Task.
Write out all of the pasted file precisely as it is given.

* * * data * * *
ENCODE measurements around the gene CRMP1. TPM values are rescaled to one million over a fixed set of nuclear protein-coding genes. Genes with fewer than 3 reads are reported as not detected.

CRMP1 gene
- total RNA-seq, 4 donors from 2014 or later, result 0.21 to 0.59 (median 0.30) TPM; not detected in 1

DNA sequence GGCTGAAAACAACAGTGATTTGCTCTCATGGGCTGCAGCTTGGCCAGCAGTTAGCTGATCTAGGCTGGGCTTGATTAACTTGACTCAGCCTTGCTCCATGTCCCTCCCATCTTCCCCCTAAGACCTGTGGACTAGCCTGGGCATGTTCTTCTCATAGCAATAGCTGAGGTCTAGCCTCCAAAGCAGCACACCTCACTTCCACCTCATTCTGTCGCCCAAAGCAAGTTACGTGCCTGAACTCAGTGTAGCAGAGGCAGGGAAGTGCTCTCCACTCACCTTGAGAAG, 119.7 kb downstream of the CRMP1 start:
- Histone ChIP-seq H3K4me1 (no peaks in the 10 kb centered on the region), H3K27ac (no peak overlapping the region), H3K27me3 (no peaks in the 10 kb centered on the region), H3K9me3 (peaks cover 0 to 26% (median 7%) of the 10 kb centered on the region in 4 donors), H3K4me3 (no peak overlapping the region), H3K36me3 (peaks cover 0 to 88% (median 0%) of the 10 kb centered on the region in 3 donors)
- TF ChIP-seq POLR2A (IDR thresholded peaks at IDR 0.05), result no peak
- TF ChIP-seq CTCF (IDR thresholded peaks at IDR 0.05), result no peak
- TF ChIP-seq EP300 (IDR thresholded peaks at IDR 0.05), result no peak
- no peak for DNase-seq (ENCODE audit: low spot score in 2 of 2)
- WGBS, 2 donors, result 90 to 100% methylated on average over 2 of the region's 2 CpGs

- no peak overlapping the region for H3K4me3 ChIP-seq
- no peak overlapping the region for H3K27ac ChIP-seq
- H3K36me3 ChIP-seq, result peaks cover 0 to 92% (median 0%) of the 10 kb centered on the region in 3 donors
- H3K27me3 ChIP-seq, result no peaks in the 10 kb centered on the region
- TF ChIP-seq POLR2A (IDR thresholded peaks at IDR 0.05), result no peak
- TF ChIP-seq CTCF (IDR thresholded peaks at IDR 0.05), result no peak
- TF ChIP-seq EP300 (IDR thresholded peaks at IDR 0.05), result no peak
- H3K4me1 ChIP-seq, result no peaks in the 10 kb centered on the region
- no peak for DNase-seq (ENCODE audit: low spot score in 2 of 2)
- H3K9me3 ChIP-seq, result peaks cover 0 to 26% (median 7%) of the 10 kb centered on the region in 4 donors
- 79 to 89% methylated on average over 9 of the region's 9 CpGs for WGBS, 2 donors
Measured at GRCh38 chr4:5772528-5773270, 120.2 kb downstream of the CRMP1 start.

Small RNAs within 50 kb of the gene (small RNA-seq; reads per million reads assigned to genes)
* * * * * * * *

ENCODE measurements around the gene CRMP1. TPM values are rescaled to one million over a fixed set of nuclear protein-coding genes. Genes with fewer than 3 reads are reported as not detected.

CRMP1 gene
- total RNA-seq, 4 donors from 2014 or later, result 0.21 to 0.59 (median 0.30) TPM; not detected in 1

DNA sequence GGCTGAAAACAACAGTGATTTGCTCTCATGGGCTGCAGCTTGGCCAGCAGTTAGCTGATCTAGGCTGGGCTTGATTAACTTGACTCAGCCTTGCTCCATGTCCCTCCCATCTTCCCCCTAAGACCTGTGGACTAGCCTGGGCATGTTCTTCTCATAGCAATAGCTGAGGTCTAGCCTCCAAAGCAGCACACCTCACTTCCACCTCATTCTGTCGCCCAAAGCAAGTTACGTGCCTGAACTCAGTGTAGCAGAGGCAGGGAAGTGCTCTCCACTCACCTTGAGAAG, 119.7 kb downstream of the CRMP1 start:
- Histone ChIP-seq H3K4me1 (no peaks in the 10 kb centered on the region), H3K27ac (no peak overlapping the region), H3K27me3 (no peaks in the 10 kb centered on the region), H3K9me3 (peaks cover 0 to 26% (median 7%) of the 10 kb centered on the region in 4 donors), H3K4me3 (no peak overlapping the region), H3K36me3 (peaks cover 0 to 88% (median 0%) of the 10 kb centered on the region in 3 donors)
- TF ChIP-seq POLR2A (IDR thresholded peaks at IDR 0.05), result no peak
- TF ChIP-seq CTCF (IDR thresholded peaks at IDR 0.05), result no peak
- TF ChIP-seq EP300 (IDR thresholded peaks at IDR 0.05), result no peak
- no peak for DNase-seq (ENCODE audit: low spot score in 2 of 2)
- WGBS, 2 donors, result 90 to 100% methylated on average over 2 of the region's 2 CpGs

- no peak overlapping the region for H3K4me3 ChIP-seq
- no peak overlapping the region for H3K27ac ChIP-seq
- H3K36me3 ChIP-seq, result peaks cover 0 to 92% (median 0%) of the 10 kb centered on the region in 3 donors
- H3K27me3 ChIP-seq, result no peaks in the 10 kb centered on the region
- TF ChIP-seq POLR2A (IDR thresholded peaks at IDR 0.05), result no peak
- TF ChIP-seq CTCF (IDR thresholded peaks at IDR 0.05), result no peak
- TF ChIP-seq EP300 (IDR thresholded peaks at IDR 0.05), result no peak
- H3K4me1 ChIP-seq, result no peaks in the 10 kb centered on the region
- no peak for DNase-seq (ENCODE audit: low spot score in 2 of 2)
- H3K9me3 ChIP-seq, result peaks cover 0 to 26% (median 7%) of the 10 kb centered on the region in 4 donors
- 79 to 89% methylated on average over 9 of the region's 9 CpGs for WGBS, 2 donors
Measured at GRCh38 chr4:5772528-5773270, 120.2 kb downstream of the CRMP1 start.

Small RNAs within 50 kb of the gene (small RNA-seq; reads per million reads assigned to genes)